Home / Politics / Policy /  Are electronic imports the new gold for the Indian economy?

New Delhi: The obsession of Indian consumers with electronic items, chiefly mobile phones, seems to have trumped demand for gold, at least for now.

At $4.4 billion, electronic imports outpaced gold imports of $3.8 billion in April.

For the first 11 months of 2016-17 (April-February), gold imports contracted 24.5% to $23.1 billion, while electronic imports picked up 2.6% at a time overall imports fell 3.7%.

While the demand for electronics hardware in India is projected to increase to $400 billion by 2020, the estimated domestic production could rise to $104 billion only, creating a gap of $296 billion, which has to be met through imports, according to a report by Deloitte Touche Tohmatsu India Pvt. Ltd.

India imports 65% of its current demand for electronic products. If the situation is left unchanged, the country’s electronics import bill may well surpass its oil import expenses by 2020, the report says.

Electronic items are the third-most valued category of imports after petroleum products and gold. While India’s fascination for the yellow metal is well-established and the government, from time to time, imposes restrictions on it, at least part of this gold is re-exported in the form of jewellery which is not the case with electronic items.

India imports most of its electronic equipment, including smartphones, from China. According to commerce ministry data, import of phones and accessories grew from $665.47 million in 2003-04 to $14.3 billion in 11 months of 2016-17 till February. And most of it comes from China. Import of phones from China grew from a paltry $64.61 million to $10.1 billion during the same period.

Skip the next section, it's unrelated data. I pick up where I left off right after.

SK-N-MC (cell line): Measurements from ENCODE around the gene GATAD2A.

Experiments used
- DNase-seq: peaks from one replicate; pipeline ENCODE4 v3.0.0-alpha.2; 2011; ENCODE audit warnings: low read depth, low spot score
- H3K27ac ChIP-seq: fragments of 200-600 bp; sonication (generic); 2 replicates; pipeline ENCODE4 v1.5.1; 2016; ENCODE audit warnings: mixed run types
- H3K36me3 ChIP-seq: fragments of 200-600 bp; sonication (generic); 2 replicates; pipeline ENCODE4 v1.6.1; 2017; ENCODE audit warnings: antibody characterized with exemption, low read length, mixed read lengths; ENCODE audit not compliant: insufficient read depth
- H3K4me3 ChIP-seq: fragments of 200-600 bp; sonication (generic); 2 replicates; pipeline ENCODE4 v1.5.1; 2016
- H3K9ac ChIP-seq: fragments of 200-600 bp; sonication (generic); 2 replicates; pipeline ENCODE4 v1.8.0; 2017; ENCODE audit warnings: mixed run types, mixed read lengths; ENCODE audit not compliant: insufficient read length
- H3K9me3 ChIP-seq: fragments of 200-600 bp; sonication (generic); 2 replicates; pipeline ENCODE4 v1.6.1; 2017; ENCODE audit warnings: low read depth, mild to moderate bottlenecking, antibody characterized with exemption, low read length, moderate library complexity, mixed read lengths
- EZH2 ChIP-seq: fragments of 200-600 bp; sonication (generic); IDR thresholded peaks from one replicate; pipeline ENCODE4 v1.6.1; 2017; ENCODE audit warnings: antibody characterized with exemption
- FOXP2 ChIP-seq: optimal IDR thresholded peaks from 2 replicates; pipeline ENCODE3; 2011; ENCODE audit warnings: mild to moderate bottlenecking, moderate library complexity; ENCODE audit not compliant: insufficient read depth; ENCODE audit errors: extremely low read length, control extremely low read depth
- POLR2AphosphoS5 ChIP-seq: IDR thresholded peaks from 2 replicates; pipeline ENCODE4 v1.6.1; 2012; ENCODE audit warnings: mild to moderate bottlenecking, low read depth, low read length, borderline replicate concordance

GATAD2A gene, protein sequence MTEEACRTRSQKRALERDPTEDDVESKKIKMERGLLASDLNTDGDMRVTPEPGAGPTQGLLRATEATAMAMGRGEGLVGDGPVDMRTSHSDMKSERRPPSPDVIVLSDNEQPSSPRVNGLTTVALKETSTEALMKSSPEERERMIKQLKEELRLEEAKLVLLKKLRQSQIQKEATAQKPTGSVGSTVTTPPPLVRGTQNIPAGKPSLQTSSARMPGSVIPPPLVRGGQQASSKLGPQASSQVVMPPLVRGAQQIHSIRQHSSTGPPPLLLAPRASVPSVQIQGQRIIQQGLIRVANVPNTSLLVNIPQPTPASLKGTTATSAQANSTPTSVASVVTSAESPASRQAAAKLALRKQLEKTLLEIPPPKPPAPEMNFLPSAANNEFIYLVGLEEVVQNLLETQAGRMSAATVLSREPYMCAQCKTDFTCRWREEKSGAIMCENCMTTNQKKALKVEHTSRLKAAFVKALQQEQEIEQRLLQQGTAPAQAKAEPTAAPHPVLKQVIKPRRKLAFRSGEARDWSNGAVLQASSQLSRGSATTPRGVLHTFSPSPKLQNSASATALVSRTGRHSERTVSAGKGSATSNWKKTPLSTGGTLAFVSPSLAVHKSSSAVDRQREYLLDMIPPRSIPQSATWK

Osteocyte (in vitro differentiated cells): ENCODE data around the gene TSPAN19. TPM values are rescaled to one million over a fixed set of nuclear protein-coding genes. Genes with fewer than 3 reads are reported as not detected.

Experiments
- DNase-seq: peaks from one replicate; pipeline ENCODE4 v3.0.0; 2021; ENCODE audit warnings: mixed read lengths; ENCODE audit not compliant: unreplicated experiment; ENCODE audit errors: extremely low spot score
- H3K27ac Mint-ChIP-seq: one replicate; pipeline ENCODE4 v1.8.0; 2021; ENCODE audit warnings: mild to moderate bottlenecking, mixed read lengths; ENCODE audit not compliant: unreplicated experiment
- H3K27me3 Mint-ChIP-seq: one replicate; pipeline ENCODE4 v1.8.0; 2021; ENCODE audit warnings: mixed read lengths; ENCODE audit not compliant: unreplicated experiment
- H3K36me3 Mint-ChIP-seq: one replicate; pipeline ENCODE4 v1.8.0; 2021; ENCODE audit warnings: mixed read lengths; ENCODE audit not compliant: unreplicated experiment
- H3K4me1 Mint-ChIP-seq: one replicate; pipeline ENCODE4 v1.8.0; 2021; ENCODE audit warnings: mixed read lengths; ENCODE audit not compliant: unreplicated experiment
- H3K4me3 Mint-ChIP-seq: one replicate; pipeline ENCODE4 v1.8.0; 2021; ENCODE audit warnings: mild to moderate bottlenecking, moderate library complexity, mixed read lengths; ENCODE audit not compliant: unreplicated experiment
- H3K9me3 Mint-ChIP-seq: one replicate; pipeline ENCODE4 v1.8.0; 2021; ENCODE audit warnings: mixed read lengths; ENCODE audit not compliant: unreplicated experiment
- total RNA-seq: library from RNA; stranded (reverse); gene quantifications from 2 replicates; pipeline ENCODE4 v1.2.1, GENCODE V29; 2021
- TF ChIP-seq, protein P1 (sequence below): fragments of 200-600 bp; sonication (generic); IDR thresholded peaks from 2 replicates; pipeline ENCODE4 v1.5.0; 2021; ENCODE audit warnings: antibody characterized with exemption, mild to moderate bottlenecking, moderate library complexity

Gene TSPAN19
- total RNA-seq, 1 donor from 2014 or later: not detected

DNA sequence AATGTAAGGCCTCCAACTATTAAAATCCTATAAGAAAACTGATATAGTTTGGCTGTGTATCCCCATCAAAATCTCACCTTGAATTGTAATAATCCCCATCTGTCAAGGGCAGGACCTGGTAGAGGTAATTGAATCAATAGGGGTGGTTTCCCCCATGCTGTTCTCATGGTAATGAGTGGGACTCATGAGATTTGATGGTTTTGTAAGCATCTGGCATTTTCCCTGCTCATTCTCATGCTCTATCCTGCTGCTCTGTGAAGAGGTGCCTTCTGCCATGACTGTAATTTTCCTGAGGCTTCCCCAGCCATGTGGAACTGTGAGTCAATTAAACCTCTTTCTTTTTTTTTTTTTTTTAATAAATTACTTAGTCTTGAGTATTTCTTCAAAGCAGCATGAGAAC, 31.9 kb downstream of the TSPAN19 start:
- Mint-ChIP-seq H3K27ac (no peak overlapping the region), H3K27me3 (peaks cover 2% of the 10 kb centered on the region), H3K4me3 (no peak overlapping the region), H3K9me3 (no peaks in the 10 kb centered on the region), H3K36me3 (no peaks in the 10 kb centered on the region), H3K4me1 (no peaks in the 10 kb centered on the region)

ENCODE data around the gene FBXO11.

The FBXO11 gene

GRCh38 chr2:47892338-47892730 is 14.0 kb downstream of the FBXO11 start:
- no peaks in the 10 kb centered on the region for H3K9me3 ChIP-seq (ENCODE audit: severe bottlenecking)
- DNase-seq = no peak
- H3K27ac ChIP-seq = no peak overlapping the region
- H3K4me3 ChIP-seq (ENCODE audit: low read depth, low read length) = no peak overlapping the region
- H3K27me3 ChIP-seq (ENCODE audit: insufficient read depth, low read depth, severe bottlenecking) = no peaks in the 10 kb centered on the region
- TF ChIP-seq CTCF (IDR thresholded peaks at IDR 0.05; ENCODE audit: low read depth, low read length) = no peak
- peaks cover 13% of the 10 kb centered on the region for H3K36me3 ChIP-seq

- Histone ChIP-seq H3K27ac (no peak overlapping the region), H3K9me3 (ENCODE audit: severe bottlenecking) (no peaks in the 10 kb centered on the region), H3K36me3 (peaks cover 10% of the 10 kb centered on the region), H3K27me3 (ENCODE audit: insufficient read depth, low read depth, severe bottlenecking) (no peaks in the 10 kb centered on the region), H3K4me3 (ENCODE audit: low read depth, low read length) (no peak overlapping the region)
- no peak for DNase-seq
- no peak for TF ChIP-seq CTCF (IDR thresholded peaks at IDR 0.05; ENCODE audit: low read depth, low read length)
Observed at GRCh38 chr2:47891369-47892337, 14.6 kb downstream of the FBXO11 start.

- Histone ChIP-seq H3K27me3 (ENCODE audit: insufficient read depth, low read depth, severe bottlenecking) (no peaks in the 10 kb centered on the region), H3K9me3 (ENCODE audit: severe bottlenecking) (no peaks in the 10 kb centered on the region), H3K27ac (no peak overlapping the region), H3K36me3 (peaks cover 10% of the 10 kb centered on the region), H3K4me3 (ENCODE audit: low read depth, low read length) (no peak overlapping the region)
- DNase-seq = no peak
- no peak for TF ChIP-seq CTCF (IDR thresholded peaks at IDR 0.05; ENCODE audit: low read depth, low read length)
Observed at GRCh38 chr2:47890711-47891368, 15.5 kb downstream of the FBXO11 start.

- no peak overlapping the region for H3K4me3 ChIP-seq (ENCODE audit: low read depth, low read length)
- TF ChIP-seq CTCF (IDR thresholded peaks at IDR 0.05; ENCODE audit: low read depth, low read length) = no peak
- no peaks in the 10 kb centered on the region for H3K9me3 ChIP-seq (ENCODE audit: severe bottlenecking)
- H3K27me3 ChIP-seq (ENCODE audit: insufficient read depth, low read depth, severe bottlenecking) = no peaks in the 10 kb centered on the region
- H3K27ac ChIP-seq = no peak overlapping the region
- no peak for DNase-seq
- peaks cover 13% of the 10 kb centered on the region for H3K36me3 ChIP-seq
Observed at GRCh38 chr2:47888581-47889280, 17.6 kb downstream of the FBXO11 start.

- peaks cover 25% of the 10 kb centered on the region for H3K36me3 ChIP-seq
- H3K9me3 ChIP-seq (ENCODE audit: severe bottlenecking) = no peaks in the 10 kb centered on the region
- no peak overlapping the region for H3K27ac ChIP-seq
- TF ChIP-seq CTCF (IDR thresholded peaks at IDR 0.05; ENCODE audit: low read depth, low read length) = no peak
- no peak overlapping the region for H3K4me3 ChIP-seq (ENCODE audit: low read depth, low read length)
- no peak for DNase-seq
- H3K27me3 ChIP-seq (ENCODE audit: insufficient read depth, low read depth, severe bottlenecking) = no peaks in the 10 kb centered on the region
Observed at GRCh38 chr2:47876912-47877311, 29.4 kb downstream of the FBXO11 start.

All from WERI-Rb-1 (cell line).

Chinese-based smartphone makers have now captured more than half (51.4%) of the Indian smartphone market, according to the latest quarterly mobile phone tracker by International Data Corporation (IDC).

However, during April-February period of 2016-17 financial year, import of personal computers and laptops contracted 6.77% to $1.9 billion.

Aggressive push by the Indian government towards clean energy has also led to soaring imports of solar cells, part of electronic imports. Such imports jumped 34% to $2.5 billion during the 11-month period till February, $2.2 billion of which was sourced from China.

India’s solar power generation capacity more than tripled to 10,000MW from 2,650MW on 26 May 2014. The Narendra Modi government has set an ambitious target of generating 100GW of solar power by 2022. It aims to set up 50 solar parks with capacity of at least 500MW each or more across the country by 2019-20.

Anirban Sen contributed to this story.

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